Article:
Justi based much of his inspiration for cameralistic studies to contemporary accounts of the Chinese imperial bureaucracy. The growth of cameralist studies, which played an important role in Prussian civil service training, may be traced to Justi’s admiration for the Imperial examinations of China.[21] Justi, like other cameralists, also lauded many Chinese public policies apart from its administrative system.[22]

Cameralism in Prussia
The first academic chairs in the cameral sciences were created at the Prussian Universities of Halle and Frankfurt an der Oder, in 1727, by Frederick William I, who perceived a need for greater administrative skill in the growing Prussian bureaucracy.[8] Cameralist teachings departed from the traditional legal and experience-based education usually given to civil servants and focused instead on a broad overview of classical philosophy, natural sciences and economic practices such as husbandry, farming, mining and accounting.[23] However, provision of a cameralist education was also directed towards the gentry as a way to instill the values of thrift and prudence among landowners, thus increasing incomes from their estates.[24] Prussian cameralism was focused on the state, enhancing its efficiency and increasing its revenue through strengthening the power of the developing bureaucracy, by means of standardisation of both the bureaucracy’s own practices as well as the economy, enabling greater extraction of wealth.[25] There is, however, considerable debate about whether cameralist policy reflected the stated goals of academic cameralism.

Cameralism in Sweden
Cameralism gained traction in Sweden after the country had lost most of its possessions in Pomerania and the Baltic region after its defeat in the Great Northern War.[26] The Swedish example shows how cameralism, as a part of the early modern concept of oeconomy, gave rise to a wide range of activity today associated with public and social policy. Around the highly developed Swedish bureaucracy coalesced a structure of entrepreneurs, educators and scientists that strove to mobilise the resources of the country for the betterment of the population and strengthening of the state.[27] Cameralism in this sense fostered a cadre of naturalists and administrators serving as experts engaging in oeconomic activity, that were not necessarily administrative officials, although, associated with the state and utilising the well developed administration.[12] In Sweden, this is exemplified by the botanist Carl Linnaeus and his pupils, who were prominent advocates of cameralism and strove both to cultivate foreign cash crops such as tea and the Mulberry tree, on the leaves of which the silk worm feeds, and to find domestic substitute for imports such as coffee, projects that even though they were failures entrenched the role of the scientist and the expert as a useful instrument of state interests.[12]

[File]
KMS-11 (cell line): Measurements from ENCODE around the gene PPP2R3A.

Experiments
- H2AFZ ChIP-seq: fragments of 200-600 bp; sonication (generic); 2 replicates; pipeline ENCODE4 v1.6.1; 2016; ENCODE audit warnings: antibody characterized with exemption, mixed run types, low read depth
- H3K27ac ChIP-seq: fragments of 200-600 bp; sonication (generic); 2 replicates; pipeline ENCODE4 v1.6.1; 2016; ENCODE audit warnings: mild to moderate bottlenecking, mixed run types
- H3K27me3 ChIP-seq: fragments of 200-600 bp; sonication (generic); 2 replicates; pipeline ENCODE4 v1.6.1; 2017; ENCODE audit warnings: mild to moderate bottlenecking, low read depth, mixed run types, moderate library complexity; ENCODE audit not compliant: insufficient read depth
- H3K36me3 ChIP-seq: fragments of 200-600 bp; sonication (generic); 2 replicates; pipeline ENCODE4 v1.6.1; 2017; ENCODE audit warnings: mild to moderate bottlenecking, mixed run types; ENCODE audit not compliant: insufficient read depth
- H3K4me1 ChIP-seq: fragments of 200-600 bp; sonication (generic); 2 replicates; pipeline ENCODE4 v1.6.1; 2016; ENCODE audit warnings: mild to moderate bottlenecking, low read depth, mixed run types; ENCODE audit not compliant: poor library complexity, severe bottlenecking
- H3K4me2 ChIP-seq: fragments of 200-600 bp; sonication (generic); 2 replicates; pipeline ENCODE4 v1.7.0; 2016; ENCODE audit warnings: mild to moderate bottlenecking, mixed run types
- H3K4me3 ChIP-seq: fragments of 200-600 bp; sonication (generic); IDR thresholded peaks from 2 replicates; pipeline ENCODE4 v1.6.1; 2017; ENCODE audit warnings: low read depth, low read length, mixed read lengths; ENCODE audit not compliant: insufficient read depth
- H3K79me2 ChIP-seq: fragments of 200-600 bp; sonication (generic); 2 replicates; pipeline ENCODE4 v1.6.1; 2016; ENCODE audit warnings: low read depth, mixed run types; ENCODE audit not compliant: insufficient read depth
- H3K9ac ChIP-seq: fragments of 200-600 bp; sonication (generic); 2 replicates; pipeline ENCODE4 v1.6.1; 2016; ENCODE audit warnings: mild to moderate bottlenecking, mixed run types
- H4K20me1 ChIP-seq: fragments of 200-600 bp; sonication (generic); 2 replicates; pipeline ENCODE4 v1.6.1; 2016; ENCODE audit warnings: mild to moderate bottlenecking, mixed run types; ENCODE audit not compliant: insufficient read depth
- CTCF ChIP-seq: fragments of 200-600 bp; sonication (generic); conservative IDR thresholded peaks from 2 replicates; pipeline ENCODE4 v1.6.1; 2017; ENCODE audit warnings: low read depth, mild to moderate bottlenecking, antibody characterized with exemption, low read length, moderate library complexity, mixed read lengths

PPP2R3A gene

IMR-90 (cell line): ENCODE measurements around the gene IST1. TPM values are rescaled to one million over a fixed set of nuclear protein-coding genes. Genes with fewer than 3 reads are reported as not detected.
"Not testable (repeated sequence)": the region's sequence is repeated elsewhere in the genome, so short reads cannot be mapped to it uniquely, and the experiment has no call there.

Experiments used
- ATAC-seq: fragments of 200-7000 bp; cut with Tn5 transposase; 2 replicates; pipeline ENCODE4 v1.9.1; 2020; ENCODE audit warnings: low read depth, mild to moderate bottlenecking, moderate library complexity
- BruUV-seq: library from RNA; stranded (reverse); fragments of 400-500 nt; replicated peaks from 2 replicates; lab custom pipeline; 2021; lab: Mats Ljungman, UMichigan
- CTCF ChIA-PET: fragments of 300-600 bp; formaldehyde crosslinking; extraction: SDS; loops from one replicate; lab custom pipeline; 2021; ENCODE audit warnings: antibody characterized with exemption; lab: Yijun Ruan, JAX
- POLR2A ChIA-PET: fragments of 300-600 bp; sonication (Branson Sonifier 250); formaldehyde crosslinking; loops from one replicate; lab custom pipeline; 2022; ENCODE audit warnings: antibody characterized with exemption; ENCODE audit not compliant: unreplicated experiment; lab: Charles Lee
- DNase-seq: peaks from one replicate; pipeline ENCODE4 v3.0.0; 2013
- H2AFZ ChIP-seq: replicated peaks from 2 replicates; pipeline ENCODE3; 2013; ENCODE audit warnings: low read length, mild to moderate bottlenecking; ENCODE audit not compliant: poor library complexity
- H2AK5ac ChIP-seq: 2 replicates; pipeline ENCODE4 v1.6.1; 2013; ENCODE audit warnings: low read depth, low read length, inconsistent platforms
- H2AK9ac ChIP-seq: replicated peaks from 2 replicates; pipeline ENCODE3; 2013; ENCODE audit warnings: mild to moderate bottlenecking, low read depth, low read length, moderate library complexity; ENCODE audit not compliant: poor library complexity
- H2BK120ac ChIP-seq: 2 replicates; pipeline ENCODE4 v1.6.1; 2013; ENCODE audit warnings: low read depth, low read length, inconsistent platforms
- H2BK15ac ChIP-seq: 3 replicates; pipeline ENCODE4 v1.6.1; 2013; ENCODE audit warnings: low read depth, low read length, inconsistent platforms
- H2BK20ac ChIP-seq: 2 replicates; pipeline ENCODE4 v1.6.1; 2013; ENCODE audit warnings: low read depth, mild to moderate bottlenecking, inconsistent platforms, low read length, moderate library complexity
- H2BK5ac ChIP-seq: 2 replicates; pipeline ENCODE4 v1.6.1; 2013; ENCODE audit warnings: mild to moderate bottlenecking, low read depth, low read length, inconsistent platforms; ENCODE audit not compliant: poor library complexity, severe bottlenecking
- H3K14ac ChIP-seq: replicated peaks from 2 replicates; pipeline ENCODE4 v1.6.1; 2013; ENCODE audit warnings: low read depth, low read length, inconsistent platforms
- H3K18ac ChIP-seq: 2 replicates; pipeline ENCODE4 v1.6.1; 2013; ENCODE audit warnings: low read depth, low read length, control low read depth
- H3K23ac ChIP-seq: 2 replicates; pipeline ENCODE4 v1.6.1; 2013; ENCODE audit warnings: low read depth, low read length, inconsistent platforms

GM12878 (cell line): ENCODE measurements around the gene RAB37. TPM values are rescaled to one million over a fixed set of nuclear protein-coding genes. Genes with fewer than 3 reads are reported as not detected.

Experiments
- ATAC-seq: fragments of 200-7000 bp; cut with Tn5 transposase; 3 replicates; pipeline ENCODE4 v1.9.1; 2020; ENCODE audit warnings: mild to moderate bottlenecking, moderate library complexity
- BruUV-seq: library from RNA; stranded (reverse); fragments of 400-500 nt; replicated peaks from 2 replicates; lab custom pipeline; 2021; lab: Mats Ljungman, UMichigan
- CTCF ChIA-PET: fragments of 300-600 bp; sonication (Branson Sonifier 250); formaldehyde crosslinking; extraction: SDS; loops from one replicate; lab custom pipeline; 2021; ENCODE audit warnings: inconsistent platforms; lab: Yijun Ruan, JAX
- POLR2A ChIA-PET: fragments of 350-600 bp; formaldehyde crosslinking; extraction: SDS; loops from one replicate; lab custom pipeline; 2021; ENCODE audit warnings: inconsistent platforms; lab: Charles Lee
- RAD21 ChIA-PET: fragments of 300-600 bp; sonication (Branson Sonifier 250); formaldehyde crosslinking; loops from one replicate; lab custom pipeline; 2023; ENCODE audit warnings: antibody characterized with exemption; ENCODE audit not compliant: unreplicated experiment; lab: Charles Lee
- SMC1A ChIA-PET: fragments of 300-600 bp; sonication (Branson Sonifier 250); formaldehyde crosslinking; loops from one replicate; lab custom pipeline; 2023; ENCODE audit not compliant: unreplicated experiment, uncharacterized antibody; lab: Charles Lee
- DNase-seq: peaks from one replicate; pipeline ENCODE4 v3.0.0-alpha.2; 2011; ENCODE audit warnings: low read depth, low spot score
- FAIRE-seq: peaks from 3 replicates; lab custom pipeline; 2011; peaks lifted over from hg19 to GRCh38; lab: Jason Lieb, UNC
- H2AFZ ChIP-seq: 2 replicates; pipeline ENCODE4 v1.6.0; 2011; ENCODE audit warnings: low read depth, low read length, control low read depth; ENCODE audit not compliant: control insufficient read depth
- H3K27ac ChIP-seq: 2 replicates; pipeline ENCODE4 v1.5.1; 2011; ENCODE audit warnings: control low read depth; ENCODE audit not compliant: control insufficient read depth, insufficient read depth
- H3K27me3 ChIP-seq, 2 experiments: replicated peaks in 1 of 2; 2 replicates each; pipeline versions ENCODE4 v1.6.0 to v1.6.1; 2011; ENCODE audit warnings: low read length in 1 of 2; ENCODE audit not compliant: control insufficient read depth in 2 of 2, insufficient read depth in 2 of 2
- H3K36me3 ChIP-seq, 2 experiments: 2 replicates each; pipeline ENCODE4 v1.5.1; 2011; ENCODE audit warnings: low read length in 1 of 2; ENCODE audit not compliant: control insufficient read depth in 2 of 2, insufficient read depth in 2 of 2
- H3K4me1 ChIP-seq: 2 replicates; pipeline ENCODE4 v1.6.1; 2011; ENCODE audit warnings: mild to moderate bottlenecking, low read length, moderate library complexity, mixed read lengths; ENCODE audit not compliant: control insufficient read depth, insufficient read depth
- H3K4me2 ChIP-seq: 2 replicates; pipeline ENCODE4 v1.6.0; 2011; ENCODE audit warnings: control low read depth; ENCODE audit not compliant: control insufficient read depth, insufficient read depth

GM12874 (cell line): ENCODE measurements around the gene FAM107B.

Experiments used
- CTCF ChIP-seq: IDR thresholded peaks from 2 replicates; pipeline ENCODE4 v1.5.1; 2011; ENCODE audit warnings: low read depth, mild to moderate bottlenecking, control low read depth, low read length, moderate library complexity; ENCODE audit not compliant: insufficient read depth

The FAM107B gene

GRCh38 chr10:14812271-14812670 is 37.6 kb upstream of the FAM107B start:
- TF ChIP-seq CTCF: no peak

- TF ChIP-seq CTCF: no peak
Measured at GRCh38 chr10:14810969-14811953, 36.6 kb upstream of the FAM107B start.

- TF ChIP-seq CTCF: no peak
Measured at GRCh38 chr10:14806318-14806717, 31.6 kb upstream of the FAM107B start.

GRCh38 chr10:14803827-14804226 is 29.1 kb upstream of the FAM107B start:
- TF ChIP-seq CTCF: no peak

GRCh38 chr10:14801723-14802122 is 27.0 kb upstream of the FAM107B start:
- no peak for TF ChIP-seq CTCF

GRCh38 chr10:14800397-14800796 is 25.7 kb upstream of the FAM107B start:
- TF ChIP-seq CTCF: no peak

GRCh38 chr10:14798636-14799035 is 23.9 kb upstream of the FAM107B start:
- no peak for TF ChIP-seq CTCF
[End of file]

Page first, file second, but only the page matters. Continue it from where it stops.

Abhandlung von denen Manufakturen und Fabriken (1758)
Justi’s oeuvre consists of more than 50 independent works dealing with philosophical, literary, technological, geological, chemical, physical as well as political and economic issues. For most of his life, Justi did not hold a permanent position in academia or public administration but had to live from the royalties of his writings. Accordingly, he tried to present at least two new titles at each of the two large annual German book fairs in Leipzig and Frankfurt. This circumstance accounts for the manifold textual similarities that can be found within Justi’s works.

Writing against the background of the European power struggle during the Seven Years’ War, Justi’s central aim was to create modern commercial monarchies in the larger states of the Holy Roman Empire that could equal the military strength, political standing and economic performance of England and France. In so doing, Justi took recourse to ideas of French thinkers such as Fénelon, Saint-Pierre, d’Argenson and Montesquieu.

In his political writings, Justi stressed that a country could only be economically and commercially successful if it was run by a moderate government that recognised the inviolability of private property. By contrast, despotism necessarily led to the impoverishment and military weakening of a country. Under the influence of Montesquieu Justi extensively discussed the advantages and disadvantages of different forms of government, yet concluded that the only form of government that would be able to coordinate and implement wide-ranging economic reforms was a modernised monarchical regime.

Justi came up with a broad range of ideas for economic reform. Apart from measures supporting population growth and fostering competition (by reducing the power of guilds and corporations), Justi viewed the increase in private consumption (by abolishing sumptuary laws), the spread of manufactures and companies as well as the growth in external trade (with the help of government-sponsored trade companies and the abolition of prohibitions regarding the import and export of goods) as cornerstones for economic success. These measures had to be accompanied by improvements in mining and agriculture.

Ultimately, these reforms could only be successful if they were supported by a comprehensive tax reform that would lead, among other things, to the abolition of the excise tax (Akzise). In his financial writings, the influence of contemporary French writings as well as cameralistic theories developed by Wolff and Pufendorf shines through.

On various issues, Justi seems to take positions that resemble the views of Adam Smith. However, his overall argument – the need for short-term government interventions in order to obtain a liberal economic order in the long term – is far closer to thinkers such as Sir James Steuart (economist).

Research on Justi has primarily focused on his works on political economy (see overview studies by Ferdinand Frensdorff and Ulrich Adam). Other parts of his comprehensive oeuvre have not yet been studied in detail.

In 1767 Steuart published An Inquiry into the Principles of Political Economy,[3] the first book by a Scottish economist with ‘political economy’ in the title, explaining usage of the term as that: